Ironically, the Orthodox were way ahead of the non-Orthodox in grasping this, and it’s one reason why Orthodox retention rates are currently much higher than non-Orthodox ones. As far back as 1917, one of Poland’s leading Orthodox rabbis, the Chofetz Chaim, approved the opening of Bais Yaakov, the first school to teach Torah to girls. His reasoning was simple: It had become normal for girls to attend secular schools, and if they didn’t obtain a comparable Jewish education, they wouldn’t stay Jewish. The same understanding fueled the opening of numerous high-level women’s yeshivas in recent decades: Today, girls routinely attend not just secondary school, but college and graduate school; hence their Jewish learning must also be on a higher level. 

But in the non-Orthodox community, Jewish education never comes close to the intellectual rigor of secular studies. Almost every American Jew who has attended a non-Orthodox Hebrew school can attest to this; just last week, the Forward ran a piece by an associate professor, Michah Gottlieb, deploring the lack of opportunities for serious Torah study at his childhood synagogue. My own experience is equally typical: During 12 years of Hebrew school, the numbing boredom was punctured by only two classes that offered comparable intellectual stimulation to my secular public schools–and both were taught by Orthodox rabbis. The difference was that they took classic Jewish texts seriously, insisting that we read, analyze, and debate them with the same rigor I encountered in secular history or literature classes.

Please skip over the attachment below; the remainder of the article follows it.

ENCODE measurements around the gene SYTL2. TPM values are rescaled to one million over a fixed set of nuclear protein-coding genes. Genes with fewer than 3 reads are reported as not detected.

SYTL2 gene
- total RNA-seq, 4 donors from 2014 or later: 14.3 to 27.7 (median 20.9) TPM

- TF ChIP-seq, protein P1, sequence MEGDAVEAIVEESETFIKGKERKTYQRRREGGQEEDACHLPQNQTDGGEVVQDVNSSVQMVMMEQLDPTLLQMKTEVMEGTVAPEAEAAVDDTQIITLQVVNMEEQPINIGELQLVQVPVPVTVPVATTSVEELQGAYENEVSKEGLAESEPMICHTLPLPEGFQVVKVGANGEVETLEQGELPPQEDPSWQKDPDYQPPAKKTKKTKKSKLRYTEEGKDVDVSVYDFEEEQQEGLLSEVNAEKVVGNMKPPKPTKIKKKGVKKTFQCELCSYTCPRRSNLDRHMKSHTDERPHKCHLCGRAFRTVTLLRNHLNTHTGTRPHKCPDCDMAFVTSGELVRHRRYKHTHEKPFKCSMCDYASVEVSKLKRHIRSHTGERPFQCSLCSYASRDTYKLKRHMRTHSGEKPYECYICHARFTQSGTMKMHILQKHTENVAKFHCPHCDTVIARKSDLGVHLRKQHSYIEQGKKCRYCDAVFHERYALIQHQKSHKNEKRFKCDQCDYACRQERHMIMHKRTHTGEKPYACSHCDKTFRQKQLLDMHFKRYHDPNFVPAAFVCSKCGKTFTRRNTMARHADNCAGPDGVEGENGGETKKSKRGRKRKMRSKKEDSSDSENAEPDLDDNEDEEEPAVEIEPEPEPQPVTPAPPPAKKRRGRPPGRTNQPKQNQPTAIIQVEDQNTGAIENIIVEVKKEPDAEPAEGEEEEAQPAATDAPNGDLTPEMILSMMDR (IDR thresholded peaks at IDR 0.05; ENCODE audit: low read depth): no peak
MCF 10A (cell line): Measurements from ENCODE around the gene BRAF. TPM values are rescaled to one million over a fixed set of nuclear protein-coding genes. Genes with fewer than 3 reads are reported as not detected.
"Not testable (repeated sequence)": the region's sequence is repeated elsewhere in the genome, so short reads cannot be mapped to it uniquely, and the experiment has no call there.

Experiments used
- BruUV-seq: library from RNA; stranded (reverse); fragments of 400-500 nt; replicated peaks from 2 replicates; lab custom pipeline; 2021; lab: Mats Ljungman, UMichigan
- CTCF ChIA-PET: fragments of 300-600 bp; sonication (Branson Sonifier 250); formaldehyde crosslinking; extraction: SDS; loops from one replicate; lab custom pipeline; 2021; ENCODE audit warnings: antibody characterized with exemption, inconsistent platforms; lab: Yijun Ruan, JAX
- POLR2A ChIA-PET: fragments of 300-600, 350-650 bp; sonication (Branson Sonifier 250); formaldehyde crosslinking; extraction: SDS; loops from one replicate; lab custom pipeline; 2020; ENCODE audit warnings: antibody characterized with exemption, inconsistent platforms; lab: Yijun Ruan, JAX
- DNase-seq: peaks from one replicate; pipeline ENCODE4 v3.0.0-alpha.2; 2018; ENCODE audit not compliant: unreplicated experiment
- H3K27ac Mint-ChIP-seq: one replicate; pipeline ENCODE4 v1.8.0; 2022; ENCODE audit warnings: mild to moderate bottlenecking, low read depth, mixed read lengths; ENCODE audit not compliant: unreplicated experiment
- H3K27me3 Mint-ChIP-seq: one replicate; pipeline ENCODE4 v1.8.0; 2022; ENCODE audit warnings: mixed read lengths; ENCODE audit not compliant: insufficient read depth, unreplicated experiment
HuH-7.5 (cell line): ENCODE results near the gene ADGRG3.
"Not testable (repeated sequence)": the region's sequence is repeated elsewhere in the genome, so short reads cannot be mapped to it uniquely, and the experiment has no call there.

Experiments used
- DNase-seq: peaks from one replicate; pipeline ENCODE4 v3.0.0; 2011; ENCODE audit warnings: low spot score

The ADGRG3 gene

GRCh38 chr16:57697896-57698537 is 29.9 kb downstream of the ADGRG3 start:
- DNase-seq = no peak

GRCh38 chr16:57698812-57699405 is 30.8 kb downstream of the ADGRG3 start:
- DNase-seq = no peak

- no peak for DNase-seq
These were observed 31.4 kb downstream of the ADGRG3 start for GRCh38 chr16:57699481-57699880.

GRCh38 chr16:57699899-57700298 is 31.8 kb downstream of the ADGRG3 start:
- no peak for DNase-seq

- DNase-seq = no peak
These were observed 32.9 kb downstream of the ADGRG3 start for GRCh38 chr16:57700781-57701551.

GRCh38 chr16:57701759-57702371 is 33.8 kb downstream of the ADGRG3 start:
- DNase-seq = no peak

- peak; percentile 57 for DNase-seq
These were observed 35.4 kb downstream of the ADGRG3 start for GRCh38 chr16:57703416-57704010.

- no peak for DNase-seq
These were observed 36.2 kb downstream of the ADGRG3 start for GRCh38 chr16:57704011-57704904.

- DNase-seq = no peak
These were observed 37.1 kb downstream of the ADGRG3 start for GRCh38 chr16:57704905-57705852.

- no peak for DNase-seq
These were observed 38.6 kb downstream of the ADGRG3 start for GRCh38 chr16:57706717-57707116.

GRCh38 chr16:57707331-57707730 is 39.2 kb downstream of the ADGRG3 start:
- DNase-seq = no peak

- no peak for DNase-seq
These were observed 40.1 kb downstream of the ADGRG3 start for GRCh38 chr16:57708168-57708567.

The good news is that, given a chance, Judaism can easily compete with the best secular thought has to offer. There’s a reason why Jewish sources have inspired some of the greatest non-Jewish writers and thinkers throughout the ages–including many of the 17th-century political theorists who laid the foundations of modern democracy. As Herzl Institute President Yoram Hazony noted in a 2005 essay, “Hobbes was learned in Hebrew, and his magnum opus Leviathan devotes over three hundred pages to the political teachings of Scripture. Locke knew Hebrew as well, and the first of his Two Treatises on Government is devoted to biblical interpretation … [John Selden’s] 1635 treatise on the law of the sea, Mare Clausum–one of the founding texts of international law–argued for the concept of national sovereignty on both land and sea on the basis of the Hebrew Bible and the Talmud.”